By Junior Merino, The Liquid Chef
In the midst of spring and blooming flowers, we come to appreciate the spring season not only for its weather but also to its contribution to our beloved liquors,foods, tisanes, and even medicines. Mostly liquor, however!
Most people are unaware of the botanicals used in everyday gin! You may be asking yourself what exactly do botanicals contribute to a gin, or maybe even, what is a botanical to begin with? A botanical, in layman’s terms, is simply the extracted particle of a plant that is used as an additive in liquors such as gin. This can include spices, herbs, flowers, roots, and fruits that either comprise the liquor in totality, or exist to just give a hint of flavor.
Great botanicals that enhance our experience when tasting fine gins are not just limited to alcohol. Botanicals range from the oregano on your pizza, to the black pepper on an expensive lobster. In fact, there a wide range of botanicals in food, many of them exotic, such as those found in Thai food. Thai basil is one of the key ingredients in nearly all of the very well known curry dishes. Some are not too far from home, such as cinnamon and other spices used in every day American culture, i.e. a cinnamon roll or a dusting of nutmeg on top of your daily cup of joe.
But this is still the tip of the iceberg. Though well integrated into the food and beverage industry worldwide, botanicals are also popular in the world of medicine! Herbs are very common. Many of them can be taken in the form of tea or tisanes. Marigold are consumable flowers are known to help with sunburn, acne, and skin problems. Parsley is also a very common and useful herb! It is reputed to have healing powers, and it helps with bad breath! So the next time you encounter someone with not so great breath, reach into your pocket and offer them some parsley!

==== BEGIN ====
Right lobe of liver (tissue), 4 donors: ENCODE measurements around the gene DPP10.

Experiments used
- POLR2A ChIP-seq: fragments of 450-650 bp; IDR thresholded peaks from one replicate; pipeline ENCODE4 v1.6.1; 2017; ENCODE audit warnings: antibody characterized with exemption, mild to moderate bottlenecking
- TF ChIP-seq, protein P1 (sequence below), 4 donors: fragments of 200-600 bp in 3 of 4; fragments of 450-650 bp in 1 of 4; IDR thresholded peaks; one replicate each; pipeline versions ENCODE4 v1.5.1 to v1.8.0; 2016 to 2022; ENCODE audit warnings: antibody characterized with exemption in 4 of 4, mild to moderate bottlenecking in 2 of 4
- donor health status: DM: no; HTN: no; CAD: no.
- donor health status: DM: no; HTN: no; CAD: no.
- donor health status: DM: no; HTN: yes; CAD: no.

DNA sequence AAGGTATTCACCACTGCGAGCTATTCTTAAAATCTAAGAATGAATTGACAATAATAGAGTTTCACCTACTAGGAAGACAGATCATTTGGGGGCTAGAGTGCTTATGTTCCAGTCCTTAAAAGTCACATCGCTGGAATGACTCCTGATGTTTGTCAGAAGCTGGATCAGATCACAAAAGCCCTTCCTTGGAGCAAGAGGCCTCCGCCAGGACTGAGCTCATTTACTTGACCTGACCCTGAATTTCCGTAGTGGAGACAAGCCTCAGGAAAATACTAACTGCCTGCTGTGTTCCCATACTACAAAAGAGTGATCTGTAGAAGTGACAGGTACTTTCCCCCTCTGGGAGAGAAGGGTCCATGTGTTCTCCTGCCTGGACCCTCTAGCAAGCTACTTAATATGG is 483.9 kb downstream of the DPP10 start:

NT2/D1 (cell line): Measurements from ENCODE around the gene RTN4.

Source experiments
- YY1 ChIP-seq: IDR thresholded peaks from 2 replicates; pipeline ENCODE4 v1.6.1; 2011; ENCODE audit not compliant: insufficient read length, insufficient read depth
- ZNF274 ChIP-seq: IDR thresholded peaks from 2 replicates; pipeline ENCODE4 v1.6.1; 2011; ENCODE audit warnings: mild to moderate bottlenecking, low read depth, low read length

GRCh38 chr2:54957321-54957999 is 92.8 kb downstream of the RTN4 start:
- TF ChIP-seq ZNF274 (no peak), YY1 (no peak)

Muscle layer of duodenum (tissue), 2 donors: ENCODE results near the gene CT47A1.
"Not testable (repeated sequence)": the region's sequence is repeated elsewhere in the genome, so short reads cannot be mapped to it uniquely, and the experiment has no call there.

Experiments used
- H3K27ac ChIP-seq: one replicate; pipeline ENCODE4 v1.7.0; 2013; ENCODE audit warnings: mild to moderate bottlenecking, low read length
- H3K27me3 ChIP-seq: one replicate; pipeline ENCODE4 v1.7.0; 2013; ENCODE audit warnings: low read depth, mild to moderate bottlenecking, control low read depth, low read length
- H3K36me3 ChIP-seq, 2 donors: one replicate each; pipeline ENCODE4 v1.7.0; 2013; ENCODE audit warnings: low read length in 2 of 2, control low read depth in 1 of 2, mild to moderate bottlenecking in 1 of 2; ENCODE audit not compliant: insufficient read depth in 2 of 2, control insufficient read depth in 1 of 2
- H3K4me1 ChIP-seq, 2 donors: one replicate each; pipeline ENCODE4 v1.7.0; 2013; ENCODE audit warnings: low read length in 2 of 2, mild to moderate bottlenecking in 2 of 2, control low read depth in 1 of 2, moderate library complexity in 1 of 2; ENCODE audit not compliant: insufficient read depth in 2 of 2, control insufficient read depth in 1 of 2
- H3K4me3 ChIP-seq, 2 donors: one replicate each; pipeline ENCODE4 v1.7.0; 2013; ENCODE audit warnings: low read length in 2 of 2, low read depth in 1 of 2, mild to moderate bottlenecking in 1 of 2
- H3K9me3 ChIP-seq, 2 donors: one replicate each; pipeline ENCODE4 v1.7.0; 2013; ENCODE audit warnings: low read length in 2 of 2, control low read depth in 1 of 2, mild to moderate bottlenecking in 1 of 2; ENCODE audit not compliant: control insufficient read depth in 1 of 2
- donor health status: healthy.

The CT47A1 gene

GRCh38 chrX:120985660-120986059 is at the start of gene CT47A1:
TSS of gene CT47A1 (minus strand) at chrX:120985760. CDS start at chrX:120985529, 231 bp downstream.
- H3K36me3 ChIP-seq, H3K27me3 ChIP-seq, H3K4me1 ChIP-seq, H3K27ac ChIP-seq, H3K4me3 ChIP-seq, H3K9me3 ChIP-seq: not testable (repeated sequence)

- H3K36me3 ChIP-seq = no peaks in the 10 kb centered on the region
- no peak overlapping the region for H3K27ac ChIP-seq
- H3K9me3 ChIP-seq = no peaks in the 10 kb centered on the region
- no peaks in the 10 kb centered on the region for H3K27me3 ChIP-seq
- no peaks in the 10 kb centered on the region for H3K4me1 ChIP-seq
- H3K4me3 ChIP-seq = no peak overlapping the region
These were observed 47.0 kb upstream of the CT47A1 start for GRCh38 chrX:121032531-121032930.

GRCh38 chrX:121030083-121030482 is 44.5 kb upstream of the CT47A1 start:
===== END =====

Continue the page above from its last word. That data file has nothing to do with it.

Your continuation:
Now when creating cocktails with botanicals, there is almost a never ending list of applications that can utilized. Botanicals can be made by steeping in a syrup; muddled with fruit or vegetables; they can be infused with spirits; blended, shaken, stirred, smoked, burned, or macerated. They are used to make bitters, aromatics, liqueurs, spirits, and ready to drink mixes. They can be used in their fresh form or when they are dried. They can be made into powders and mixed with sugar or salt to create a flavored rimmer or rub for your next bbq.
Some of my favorite botanicals that I use when creating cocktails include: cardamom, Mexican cinnamon, Vanilla de Papantla, cocoa nibs, hibiscus (sorrel), rose hip, pink peppercorns, toasted cinnamon, toasted black pepper, black cumin, rosemary, ginseng, turmeric, guacatay, avocado leaves and hoja santa just to name a few.
Join your peers today!
Get the latest articles, news and trends in the Food & Beverage industry delivered directly to your inbox. Don't miss out! Enter your email address below to receive the weekly in-sight newsletter.
The food and beverage landscape is changing. Consumers, specifically...
I'm still digesting everything learned at Expo West, and then mix in the...